This study had several limitations. First, despite our efforts to conduct a comprehensive review, the limited number of organization survey results was reflected due to low response rate. Additionally, since our survey collected one response per organization, responses might have been influenced by the respondent’s role/position/time at the organization. Second, although we developed detailed coding manuals for systematic analysis and coding, the results may be affected by misclassification of coding. Third, while implementation strategies for interventions in specific settings are typically developed based on previously identified barriers and facilitators, in this study, the influential factors and the implementation strategies were identified independently and may not align with each other. Finally, as the study only included smoking cessation interventions conducted in Japan, the results may not be generalizable to other contexts. However, the findings of barriers and facilitators as well as implementation strategies could provide important insights for other countries where tobacco control measures at a national level are lagging, as in Japan.


This scoping review revealed knowledge gaps regarding local-level smoking cessation interventions in Japan, implementation barriers and facilitators, and the use of implementation strategies. Most EBIs reported in the comprehensively searched Japanese literature involved smoking cessation treatments in clinical settings. While a few articles focused on the implementation of smoking cessation interventions, significant knowledge and experience were extracted from the grey literature, especially in the workplace and community settings. Future research should focus on implementation using an implementation science framework to narrow the knowledge gap regarding smoking cessation interventions in the countries where tobacco control measures at a national level are lagging.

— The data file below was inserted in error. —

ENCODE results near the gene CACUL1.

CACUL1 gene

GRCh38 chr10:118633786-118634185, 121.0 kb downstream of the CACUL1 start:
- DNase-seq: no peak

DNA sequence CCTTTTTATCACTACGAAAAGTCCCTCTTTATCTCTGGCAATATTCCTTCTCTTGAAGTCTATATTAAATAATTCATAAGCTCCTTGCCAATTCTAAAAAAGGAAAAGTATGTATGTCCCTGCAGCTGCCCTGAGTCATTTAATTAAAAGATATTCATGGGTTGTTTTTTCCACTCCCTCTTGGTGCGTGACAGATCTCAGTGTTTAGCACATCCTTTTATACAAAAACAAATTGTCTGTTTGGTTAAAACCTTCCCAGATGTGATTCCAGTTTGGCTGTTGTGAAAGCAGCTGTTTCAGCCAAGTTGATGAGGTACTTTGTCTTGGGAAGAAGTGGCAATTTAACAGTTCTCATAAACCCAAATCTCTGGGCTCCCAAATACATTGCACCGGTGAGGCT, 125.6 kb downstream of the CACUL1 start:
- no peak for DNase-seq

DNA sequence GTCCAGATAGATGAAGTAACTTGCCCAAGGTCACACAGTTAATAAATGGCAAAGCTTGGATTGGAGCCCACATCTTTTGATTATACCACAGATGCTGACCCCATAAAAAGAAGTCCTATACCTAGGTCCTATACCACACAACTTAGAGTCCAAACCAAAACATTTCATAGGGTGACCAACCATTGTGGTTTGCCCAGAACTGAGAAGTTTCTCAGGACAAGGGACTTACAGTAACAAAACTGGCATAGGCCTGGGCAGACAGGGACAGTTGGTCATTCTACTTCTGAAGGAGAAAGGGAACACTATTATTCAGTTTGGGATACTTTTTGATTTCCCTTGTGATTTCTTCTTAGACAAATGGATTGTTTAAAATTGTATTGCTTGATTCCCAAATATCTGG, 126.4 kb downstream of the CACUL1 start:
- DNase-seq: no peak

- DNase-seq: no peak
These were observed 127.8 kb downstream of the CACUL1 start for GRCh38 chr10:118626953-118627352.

Availability of data and materials

The datasets used and/or analyzed in this study are available from the corresponding author upon reasonable request.